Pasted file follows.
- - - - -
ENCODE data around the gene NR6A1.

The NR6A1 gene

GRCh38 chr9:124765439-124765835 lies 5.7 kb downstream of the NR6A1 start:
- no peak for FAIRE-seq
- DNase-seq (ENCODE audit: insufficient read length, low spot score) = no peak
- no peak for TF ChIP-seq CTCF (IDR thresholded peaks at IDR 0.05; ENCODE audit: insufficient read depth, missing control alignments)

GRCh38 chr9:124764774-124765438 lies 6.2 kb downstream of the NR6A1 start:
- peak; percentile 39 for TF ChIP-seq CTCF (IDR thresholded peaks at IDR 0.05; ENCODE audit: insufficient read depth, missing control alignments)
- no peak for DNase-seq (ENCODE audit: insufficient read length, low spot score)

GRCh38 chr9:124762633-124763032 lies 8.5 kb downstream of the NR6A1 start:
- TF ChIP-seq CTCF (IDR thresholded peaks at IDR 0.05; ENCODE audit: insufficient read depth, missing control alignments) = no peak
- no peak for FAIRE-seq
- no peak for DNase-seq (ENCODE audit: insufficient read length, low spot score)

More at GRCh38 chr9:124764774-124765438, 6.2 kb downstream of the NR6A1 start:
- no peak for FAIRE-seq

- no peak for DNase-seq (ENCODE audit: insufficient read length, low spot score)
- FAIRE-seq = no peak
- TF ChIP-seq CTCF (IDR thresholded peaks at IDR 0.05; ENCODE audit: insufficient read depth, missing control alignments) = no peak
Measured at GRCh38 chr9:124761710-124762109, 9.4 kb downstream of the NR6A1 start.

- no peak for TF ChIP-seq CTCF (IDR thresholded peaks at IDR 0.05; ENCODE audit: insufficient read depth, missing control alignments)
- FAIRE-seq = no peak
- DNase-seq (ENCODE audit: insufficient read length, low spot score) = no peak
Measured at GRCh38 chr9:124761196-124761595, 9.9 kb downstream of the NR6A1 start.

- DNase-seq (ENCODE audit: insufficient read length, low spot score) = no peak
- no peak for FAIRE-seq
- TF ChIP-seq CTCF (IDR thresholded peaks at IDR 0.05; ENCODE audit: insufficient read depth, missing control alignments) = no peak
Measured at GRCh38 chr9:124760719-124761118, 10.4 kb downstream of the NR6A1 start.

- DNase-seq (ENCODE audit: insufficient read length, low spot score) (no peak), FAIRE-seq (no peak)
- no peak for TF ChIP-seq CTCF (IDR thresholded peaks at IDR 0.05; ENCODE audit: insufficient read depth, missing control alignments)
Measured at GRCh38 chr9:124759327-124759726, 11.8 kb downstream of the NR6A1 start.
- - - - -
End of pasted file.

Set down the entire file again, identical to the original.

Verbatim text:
ENCODE data around the gene NR6A1.

The NR6A1 gene

GRCh38 chr9:124765439-124765835 lies 5.7 kb downstream of the NR6A1 start:
- no peak for FAIRE-seq
- DNase-seq (ENCODE audit: insufficient read length, low spot score) = no peak
- no peak for TF ChIP-seq CTCF (IDR thresholded peaks at IDR 0.05; ENCODE audit: insufficient read depth, missing control alignments)

GRCh38 chr9:124764774-124765438 lies 6.2 kb downstream of the NR6A1 start:
- peak; percentile 39 for TF ChIP-seq CTCF (IDR thresholded peaks at IDR 0.05; ENCODE audit: insufficient read depth, missing control alignments)
- no peak for DNase-seq (ENCODE audit: insufficient read length, low spot score)

GRCh38 chr9:124762633-124763032 lies 8.5 kb downstream of the NR6A1 start:
- TF ChIP-seq CTCF (IDR thresholded peaks at IDR 0.05; ENCODE audit: insufficient read depth, missing control alignments) = no peak
- no peak for FAIRE-seq
- no peak for DNase-seq (ENCODE audit: insufficient read length, low spot score)

More at GRCh38 chr9:124764774-124765438, 6.2 kb downstream of the NR6A1 start:
- no peak for FAIRE-seq

- no peak for DNase-seq (ENCODE audit: insufficient read length, low spot score)
- FAIRE-seq = no peak
- TF ChIP-seq CTCF (IDR thresholded peaks at IDR 0.05; ENCODE audit: insufficient read depth, missing control alignments) = no peak
Measured at GRCh38 chr9:124761710-124762109, 9.4 kb downstream of the NR6A1 start.

- no peak for TF ChIP-seq CTCF (IDR thresholded peaks at IDR 0.05; ENCODE audit: insufficient read depth, missing control alignments)
- FAIRE-seq = no peak
- DNase-seq (ENCODE audit: insufficient read length, low spot score) = no peak
Measured at GRCh38 chr9:124761196-124761595, 9.9 kb downstream of the NR6A1 start.

- DNase-seq (ENCODE audit: insufficient read length, low spot score) = no peak
- no peak for FAIRE-seq
- TF ChIP-seq CTCF (IDR thresholded peaks at IDR 0.05; ENCODE audit: insufficient read depth, missing control alignments) = no peak
Measured at GRCh38 chr9:124760719-124761118, 10.4 kb downstream of the NR6A1 start.

- DNase-seq (ENCODE audit: insufficient read length, low spot score) (no peak), FAIRE-seq (no peak)
- no peak for TF ChIP-seq CTCF (IDR thresholded peaks at IDR 0.05; ENCODE audit: insufficient read depth, missing control alignments)
Measured at GRCh38 chr9:124759327-124759726, 11.8 kb downstream of the NR6A1 start.